Northern States Power Co. has agreed to clean up the Ashland/ Northern States Power Lakefront Superfund Site in Northern Wisconsin under a settlement with the Department of Justice and the Environmental Protection Agency.
The 40-acre site is located on the shore of Chequamegon Bay in Lake Superior. While the site has been used at various times throughout its history by industries, including sawmills, railroads, and a city wastewater treatment plant, most of its pollution has come from Northern States Power.
To clarify, the largest source of the pollution at the site came from the manufactured gas plant operated by Northern States’ predecessor company between 1885 and 1947. The site contains volatile organic compounds such as benzene, and semi-volatile organic compounds such as naphthalene.
The pollution from the manufactured gas plant contaminated both the land portion of the site and sediment in the bay.
Under the agreement filed with the Western District Court of Wisconsin in Madison, Northern States will design, construct, and implement the cleanup for the land portion of the site.
The land cleanup will include the removal of contaminants and impacted soil in Kreher Park and the adjacent bluff area, Recovery wells will also be designed to remove pollution from the Copper Falls aquifer. The land cleanup is expected to cost about $40 million.
Susan Hedman, EPA Region 5 regional administrator, commented on the court agreement, saying that, “Removing the most highly contaminated soil from the site and controlling the flow of contaminated groundwater will prevent polluted water from entering the bay and harming fisheries,” adding her belief that, “Chequamegon Bay and Lake Superior will be better protected as a result of the agreement.”
Ignacia Moreno, assistant attorney general for the Justice Department’s environment and natural resources division, also expressed the belief that, “The agreement will result in the preservation of land in the Chequamegon Bay watershed, including tribal lands, natural resources, and aquatic habitats that have been harmed by more than a century of pollution at the site.”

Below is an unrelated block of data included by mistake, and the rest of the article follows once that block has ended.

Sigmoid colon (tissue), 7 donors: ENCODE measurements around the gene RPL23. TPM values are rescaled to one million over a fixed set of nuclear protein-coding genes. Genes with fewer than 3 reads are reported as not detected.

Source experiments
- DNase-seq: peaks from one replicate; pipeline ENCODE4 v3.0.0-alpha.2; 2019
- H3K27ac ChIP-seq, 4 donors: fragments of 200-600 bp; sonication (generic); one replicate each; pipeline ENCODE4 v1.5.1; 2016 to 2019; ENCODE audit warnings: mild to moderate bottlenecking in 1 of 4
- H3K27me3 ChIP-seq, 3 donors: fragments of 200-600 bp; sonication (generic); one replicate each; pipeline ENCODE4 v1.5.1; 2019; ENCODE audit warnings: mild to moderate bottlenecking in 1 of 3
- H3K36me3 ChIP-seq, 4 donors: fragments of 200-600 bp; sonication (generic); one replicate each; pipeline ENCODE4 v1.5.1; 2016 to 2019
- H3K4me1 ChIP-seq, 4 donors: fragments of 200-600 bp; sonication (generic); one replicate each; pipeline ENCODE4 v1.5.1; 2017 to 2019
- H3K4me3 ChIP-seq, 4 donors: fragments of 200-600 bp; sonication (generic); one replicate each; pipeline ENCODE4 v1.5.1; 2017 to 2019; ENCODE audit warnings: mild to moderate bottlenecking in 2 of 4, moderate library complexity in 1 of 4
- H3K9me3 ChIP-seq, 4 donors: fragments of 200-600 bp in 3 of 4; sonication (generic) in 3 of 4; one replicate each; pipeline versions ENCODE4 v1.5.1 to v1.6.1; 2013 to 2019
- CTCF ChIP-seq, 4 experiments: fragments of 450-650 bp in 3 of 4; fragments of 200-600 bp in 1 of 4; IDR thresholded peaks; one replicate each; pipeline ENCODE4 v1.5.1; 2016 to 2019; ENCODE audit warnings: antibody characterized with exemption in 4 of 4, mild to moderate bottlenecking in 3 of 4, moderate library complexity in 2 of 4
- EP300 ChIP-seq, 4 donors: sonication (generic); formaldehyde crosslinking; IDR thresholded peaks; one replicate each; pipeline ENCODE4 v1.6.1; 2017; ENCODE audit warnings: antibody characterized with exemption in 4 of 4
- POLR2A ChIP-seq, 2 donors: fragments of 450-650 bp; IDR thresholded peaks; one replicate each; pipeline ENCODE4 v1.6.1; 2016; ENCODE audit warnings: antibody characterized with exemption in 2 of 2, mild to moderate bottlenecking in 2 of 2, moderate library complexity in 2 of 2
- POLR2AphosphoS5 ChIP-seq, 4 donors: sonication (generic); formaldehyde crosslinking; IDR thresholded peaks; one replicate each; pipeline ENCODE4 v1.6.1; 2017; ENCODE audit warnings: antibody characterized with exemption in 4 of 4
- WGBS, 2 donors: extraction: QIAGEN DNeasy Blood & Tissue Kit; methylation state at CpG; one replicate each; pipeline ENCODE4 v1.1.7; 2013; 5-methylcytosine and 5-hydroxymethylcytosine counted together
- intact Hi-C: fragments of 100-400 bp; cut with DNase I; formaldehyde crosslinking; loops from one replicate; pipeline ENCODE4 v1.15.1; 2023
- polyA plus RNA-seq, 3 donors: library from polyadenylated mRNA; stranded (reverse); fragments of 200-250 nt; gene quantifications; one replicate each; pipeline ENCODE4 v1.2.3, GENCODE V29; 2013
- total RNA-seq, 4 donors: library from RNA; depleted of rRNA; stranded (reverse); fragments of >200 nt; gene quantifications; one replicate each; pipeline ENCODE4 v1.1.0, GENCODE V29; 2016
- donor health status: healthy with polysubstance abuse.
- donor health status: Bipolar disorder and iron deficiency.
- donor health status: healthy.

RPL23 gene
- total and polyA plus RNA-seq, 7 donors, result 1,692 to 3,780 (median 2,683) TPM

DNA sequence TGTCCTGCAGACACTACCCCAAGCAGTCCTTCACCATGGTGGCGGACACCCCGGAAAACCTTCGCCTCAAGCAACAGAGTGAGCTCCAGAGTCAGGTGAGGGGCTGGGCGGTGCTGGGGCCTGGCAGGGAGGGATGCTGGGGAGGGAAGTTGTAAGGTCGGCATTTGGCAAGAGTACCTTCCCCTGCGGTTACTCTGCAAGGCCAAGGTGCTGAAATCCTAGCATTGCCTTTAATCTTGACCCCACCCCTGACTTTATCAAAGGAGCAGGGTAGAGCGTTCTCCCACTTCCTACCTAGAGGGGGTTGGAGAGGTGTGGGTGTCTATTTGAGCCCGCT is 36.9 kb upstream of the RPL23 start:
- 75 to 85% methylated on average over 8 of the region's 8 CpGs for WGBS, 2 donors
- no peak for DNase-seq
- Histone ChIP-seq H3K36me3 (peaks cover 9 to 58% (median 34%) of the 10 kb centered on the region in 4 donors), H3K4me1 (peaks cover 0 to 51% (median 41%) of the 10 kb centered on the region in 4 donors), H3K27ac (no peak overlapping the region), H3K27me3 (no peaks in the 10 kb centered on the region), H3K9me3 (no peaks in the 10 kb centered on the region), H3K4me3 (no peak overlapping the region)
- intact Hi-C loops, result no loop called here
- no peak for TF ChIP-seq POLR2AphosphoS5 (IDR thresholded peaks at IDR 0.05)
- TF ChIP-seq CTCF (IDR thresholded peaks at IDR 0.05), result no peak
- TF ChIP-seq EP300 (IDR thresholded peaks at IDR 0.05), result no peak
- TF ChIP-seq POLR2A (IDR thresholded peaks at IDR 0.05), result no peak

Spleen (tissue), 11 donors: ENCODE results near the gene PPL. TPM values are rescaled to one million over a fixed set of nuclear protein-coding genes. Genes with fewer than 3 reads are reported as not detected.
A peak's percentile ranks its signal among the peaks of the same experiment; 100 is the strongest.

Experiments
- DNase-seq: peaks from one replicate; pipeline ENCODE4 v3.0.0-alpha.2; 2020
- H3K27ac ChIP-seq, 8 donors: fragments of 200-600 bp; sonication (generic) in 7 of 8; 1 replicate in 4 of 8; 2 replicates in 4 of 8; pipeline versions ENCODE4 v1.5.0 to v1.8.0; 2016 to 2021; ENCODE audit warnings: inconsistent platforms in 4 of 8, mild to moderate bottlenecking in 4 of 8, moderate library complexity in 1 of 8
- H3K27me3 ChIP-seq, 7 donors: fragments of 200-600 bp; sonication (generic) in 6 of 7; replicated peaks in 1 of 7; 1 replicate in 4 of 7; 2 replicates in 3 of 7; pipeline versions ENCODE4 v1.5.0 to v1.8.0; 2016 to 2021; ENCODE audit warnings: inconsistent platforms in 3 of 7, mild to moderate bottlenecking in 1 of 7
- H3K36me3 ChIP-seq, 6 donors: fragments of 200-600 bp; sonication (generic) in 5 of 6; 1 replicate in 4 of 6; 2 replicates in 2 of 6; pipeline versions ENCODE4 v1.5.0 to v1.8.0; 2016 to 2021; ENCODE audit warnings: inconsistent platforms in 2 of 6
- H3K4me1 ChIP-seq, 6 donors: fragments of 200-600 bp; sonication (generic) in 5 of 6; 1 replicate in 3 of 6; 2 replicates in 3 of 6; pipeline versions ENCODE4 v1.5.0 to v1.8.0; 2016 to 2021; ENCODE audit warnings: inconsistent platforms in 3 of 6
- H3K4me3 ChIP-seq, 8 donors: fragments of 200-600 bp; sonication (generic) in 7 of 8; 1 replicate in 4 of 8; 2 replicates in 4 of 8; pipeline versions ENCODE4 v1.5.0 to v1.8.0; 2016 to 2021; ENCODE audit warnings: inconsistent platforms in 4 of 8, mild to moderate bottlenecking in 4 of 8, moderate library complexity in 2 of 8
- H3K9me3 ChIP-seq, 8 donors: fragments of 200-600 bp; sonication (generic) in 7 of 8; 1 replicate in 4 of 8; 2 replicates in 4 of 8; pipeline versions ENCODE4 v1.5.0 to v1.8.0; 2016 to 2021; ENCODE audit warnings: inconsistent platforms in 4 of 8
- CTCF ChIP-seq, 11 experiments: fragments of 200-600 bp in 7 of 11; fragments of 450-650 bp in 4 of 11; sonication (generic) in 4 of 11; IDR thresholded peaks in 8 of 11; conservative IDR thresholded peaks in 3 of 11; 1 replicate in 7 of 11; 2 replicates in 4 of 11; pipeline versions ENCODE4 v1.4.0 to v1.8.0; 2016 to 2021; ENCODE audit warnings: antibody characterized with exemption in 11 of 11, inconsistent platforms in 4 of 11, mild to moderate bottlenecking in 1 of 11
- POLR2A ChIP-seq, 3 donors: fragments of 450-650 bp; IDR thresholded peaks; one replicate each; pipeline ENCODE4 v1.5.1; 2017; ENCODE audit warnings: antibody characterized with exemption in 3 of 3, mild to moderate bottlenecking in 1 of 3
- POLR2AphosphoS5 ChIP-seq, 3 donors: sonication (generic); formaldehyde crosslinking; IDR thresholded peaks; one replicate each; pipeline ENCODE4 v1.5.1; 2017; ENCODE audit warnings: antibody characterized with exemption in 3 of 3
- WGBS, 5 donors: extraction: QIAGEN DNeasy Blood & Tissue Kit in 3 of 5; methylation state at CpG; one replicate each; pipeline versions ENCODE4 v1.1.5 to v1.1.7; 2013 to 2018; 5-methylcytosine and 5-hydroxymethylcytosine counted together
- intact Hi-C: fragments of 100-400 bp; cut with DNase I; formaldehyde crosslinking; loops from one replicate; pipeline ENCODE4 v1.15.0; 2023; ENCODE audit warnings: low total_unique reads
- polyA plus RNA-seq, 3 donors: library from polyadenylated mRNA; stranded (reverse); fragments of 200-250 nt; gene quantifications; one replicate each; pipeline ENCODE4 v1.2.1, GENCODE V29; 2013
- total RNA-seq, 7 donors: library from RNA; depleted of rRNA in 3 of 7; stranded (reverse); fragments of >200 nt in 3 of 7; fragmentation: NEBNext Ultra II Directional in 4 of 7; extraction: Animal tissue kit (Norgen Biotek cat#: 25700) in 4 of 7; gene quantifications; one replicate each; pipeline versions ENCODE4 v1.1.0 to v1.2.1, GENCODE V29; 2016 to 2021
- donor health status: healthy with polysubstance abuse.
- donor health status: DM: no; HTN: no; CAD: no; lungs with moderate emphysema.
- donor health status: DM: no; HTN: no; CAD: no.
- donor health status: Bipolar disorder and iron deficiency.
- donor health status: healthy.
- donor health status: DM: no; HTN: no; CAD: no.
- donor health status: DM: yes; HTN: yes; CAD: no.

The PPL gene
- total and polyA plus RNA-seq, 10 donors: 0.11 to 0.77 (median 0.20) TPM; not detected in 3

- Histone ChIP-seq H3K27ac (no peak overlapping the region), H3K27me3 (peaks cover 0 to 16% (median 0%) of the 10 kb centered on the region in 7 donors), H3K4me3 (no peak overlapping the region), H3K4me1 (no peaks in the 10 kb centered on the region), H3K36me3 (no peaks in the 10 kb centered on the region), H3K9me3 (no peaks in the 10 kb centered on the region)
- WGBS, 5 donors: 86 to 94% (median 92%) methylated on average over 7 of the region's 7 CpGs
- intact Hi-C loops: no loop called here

Despite all the talk about cleaning up the bay, it’s also important to know that nothing about cleaning up the bay has been formalized.
The settlement agreement filed with the court doesn’t actually specify the requirement of cleaning up the bay, though the Justice Department made clear that, “The United States will also require additional cleanup of sediment in Chequamegon Bay, and expects that Northern States Power and any other responsible parties will perform the rest of the cleanup.”
The currently agreed upon cleanup work is expected to take about two to three years to complete. The EPA says that it will oversee the work to make sure that Northern States “follows the cleanup plan and complies with the agreement.” The Wisconsin state government added that it would support the EPA in overseeing the work.
What is also part of the agreement filed with the court is that Northern States will be required to transfer about 990 acres of land along the Iron River to the Wisconsin Department of Natural Resources, and about 400 acres within the reservation of the Bad River Band of the Lake Superior Chippewa Indians to the Bad River tribe.
The Justice Department says the land parcels are worth a combined $1.9 million and will be preserved by the state and the Bad River tribe to “enhance the natural resources in the area” such as fisheries in Chequamegon Bay and its rivers that have been harmed by pollution from the site.
In addition, the state of Wisconsin says it will transfer 114 acres of land to the Red Cliff Band of the Lake Superior Chippewa Indians. That land will also be managed to preserve natural resources.
Also, the National Oceanic and Atmospheric Administration and the U.S. Fish and Wildlife Service – which joined the settlement on behalf of the U.S. federal government – will serve among the trustees for natural resources in the area.
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